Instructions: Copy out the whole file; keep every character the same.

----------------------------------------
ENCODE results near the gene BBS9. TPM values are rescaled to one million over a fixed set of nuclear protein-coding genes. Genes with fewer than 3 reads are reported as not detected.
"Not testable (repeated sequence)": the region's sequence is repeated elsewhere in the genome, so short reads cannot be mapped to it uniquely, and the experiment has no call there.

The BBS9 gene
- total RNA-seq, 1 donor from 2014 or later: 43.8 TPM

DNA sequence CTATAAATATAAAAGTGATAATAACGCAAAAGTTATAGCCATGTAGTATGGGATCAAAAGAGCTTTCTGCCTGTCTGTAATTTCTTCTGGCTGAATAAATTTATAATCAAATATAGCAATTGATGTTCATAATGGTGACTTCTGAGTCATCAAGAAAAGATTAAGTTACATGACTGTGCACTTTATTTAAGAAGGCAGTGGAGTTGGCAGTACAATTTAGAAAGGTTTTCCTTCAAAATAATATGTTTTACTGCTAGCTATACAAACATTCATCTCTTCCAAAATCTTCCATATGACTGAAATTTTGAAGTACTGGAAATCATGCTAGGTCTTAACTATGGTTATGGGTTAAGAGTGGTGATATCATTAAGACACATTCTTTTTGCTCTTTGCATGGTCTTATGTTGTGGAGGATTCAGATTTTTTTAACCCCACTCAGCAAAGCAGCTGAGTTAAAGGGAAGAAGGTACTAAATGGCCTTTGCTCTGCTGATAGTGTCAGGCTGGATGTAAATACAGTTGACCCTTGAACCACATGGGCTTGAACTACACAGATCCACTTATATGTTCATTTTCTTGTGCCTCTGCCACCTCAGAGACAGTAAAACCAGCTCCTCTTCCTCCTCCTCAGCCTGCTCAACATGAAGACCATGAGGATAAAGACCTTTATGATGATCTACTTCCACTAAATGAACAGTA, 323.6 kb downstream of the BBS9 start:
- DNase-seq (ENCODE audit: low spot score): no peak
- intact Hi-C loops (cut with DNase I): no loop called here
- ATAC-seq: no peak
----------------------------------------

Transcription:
ENCODE results near the gene BBS9. TPM values are rescaled to one million over a fixed set of nuclear protein-coding genes. Genes with fewer than 3 reads are reported as not detected.
"Not testable (repeated sequence)": the region's sequence is repeated elsewhere in the genome, so short reads cannot be mapped to it uniquely, and the experiment has no call there.

The BBS9 gene
- total RNA-seq, 1 donor from 2014 or later: 43.8 TPM

DNA sequence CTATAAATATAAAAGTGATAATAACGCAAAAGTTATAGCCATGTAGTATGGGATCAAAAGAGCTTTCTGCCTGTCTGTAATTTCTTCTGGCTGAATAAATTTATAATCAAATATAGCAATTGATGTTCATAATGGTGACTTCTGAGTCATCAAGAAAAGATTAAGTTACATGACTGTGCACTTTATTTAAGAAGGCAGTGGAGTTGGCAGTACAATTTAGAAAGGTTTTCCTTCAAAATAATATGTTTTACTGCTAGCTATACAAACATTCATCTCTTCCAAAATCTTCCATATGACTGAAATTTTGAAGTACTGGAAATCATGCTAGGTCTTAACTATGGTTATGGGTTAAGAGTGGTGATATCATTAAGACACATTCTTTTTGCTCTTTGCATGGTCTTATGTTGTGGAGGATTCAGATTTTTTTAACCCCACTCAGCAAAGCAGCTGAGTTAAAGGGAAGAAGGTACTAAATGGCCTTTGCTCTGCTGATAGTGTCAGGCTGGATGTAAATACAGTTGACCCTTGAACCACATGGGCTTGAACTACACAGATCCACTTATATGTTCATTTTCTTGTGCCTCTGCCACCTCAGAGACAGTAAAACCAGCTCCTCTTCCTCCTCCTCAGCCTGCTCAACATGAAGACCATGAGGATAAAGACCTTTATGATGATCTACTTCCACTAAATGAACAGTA, 323.6 kb downstream of the BBS9 start:
- DNase-seq (ENCODE audit: low spot score): no peak
- intact Hi-C loops (cut with DNase I): no loop called here
- ATAC-seq: no peak